All information on this site is through my own findings and is believed to be correct.  Any corrections, errors or admissions that need to be made, or artists that would like to be involved in BOX=ART, please feel free to contact me.


BOX=ART is a site dedicated to the history of video game box art/ cover art and the artists responsible.

Box art is profiled from a variety of angles using high quality scans, with the intention of acknowledging the men and women who have played such a major role in shaping our gaming experiences over the years.

Not only for gamers, BOX=ART is for all who enjoy quality artwork.

BOX=ART publisher


BOX=ART review

>Panzer Dragoon

BOX=ART artist

>Jun Suemi

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BOX=ART copyright ©2013 Adam Gidney. All rights reserved. Hosted by Dathorn.



Jun Suemi box art artist page| BOX=ART Panzer Dragoon box art review page| BOX=ART Box art from publisher Nintendo page| BOX=ART

BOX=ART decade

 >1994 - 1999

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Noted  artists

>Ayami Kojima - Japanese Castlevania painter.

>Yuji Uekawa - Modern Sonic artist.

>Jean Giraud - Famed French comic artist.

>The Designers Republic - UK design studio.

>Wachenroder - Range Murata

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The latter years of the millennium’s end marked an obvious difference in box art quality between the East and West.

PlayStation and Saturn would be released at the same time in late 1994 and herald a new beginning for video games.  CDs were now the popular format, a more sophisticated, adult medium when compared to the big, cardboard or plastic-boxed games, with their big, plastic cartridges.  A point reinforced even further by family-friendly Nintendos reluctance to go the CD route with the N64. Sticking with their box/cartridge combo they would, among other things concrete their reputation as a child focused company.

The launch box arts for these three consoles in the West would be a preview of the cover art style and quality that was to come. PlayStation’s Ridge Racer, Saturn’s Clockwork Knight and Nintendo 64’s Turok: Dinosaur Hunter, all shipped with crude computer generated (CG) artworks, that have little interest going for them today.  It wouldn’t stop there with major series debuts like Tomb Raider and Resident Evil also falling foul to cheap CG renditions. Ms Croft would have it particularly hard in her early days.  As the industries first pinup, she would be glamorised in mid 90’s entertainment and lifestyle mags in all her polygon glory, but one could argue that her blocky PlayStation box art’s haven’t stood the test of time (was she even sexy back then?).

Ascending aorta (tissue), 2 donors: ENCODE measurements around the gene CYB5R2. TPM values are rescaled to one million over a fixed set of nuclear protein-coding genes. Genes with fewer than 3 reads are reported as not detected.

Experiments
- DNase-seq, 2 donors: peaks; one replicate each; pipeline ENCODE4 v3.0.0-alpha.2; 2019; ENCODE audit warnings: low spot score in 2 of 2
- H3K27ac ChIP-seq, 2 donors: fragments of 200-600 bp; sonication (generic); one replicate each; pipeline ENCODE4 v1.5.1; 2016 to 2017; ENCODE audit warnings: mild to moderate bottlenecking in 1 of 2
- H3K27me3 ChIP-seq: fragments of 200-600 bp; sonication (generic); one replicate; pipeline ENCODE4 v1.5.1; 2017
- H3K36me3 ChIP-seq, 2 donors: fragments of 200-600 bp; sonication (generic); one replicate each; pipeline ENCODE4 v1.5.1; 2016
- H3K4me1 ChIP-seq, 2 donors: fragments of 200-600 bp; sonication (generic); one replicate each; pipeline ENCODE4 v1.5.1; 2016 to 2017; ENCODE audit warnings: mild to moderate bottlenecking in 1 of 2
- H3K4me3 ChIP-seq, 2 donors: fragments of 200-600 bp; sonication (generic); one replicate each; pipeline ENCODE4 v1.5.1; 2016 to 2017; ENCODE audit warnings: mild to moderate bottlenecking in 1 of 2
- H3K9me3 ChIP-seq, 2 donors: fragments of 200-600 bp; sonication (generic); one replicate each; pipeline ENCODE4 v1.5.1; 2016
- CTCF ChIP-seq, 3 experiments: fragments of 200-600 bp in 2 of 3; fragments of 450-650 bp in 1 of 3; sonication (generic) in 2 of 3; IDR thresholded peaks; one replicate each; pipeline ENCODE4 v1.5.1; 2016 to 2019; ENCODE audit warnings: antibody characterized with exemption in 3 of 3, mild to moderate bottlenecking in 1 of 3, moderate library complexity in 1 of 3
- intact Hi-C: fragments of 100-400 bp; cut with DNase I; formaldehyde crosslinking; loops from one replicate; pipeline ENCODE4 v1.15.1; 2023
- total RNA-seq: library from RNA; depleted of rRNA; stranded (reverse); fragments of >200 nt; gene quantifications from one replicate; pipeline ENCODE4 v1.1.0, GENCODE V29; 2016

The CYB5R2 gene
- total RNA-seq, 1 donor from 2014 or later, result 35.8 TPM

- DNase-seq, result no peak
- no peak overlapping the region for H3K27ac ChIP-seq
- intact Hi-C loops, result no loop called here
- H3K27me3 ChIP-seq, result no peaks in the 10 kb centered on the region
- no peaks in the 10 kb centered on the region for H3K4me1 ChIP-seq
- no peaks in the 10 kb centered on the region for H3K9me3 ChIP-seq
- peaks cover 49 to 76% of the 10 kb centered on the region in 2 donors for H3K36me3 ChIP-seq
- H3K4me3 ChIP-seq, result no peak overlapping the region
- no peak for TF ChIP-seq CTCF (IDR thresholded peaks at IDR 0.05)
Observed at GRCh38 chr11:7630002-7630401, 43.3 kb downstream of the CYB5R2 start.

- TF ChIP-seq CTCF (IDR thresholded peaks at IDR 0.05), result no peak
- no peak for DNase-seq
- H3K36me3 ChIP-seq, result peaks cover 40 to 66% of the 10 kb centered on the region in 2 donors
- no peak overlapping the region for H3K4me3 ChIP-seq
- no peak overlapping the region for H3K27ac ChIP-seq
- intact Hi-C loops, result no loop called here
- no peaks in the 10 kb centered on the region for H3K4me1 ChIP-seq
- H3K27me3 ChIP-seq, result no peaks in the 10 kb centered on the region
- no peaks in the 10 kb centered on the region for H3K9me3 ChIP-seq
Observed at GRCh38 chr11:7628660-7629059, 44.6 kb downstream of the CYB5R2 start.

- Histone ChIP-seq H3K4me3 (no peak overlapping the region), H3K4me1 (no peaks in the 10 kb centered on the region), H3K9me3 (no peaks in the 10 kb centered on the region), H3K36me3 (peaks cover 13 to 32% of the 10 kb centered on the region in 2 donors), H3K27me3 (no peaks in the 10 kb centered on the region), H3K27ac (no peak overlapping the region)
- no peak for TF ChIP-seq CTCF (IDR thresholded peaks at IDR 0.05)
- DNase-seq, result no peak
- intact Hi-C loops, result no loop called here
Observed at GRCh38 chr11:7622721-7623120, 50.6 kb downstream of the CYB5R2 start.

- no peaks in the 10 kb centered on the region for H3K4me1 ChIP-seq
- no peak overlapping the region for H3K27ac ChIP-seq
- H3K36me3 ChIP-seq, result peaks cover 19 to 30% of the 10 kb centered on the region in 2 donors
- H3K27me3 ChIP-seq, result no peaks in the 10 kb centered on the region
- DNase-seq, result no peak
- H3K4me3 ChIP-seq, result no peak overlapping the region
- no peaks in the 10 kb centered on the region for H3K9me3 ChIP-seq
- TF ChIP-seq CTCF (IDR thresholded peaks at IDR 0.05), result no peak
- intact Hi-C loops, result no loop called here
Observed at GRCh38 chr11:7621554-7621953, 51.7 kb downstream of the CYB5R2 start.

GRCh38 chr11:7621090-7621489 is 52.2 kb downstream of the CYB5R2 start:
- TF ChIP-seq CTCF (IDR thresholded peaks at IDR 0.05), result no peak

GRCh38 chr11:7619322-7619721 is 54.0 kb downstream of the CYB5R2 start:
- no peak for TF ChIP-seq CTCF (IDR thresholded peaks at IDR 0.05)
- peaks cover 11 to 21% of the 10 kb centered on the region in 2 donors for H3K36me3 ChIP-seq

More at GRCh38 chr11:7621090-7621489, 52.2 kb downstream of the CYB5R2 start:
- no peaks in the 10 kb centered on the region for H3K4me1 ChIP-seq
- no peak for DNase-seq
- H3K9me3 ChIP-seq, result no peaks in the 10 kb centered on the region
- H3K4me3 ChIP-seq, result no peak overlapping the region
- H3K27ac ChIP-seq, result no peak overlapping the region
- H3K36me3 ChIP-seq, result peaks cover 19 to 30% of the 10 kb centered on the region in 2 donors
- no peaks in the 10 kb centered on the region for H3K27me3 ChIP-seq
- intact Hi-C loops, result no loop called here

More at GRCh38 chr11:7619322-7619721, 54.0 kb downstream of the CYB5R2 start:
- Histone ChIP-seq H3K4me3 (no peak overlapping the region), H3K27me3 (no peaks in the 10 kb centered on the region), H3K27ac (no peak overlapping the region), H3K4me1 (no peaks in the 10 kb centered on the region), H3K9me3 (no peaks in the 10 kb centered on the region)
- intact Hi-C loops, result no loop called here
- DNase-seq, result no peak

The jump to 3D bought out an ugly beast in the West as traditional and new artists found their feet using the various paint packages.  This period would also start the trend of publishers outsourcing box art duties to marketing companies and often with disastrous results. Cheap and garish mock ups with little understanding of the game would flood the market.

While the west got to grips with CG art, Japan was producing some of the finest box art to date using traditional art mediums. Her artists were still getting their hands dirty and it was paying off with the likes of, Dai-Chan (Street Fighter Zero) and Akihiro Yamada (Terra Fantastica), creating masterful box arts that appreciated the importance of great art-selling games.

While it has always been common to look upon Japanese box art favourably over its western counterpart, the shear level of quality shown by the Japanese in this period divides the perceived gap further.  A great example is Castlevania: The Symphony of the Night.  In Japan and Europe it’s one of the finest box arts money can buy.  On the other hand, unlucky Americans had to put up with one of the laziest cover arts in the PlayStation catalogue.

By the close of the millennium the 90’s had seen an inexhaustible amount of box art from a variety of machines, many of which didn’t make it to 2000.  Consoles like the CD32, Jaguar and 3DO would come and go making little more than a dent in the industry and producing very few interesting box arts. Handhelds: The Game gear, Lynx, Nomad and the Turbo Express would all stake their claim but wouldn’t penetrate the market with the mighty Game Boy on the loose.  Box art for these machines are a mixed bag, with some nice Japanese pieces, but all too often they’re watered down versions of their home console brothers (Ax Battler for the Game Gear is excellent though).  We would have to wait until 2001 and the Game Boy Advance before we consistently got some great handheld box art.

Last updated 25/8/14 by Adam Gidney

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Notable box arts 1994 - 1999  Dates are from when first published.  >Click on images to enlarge.

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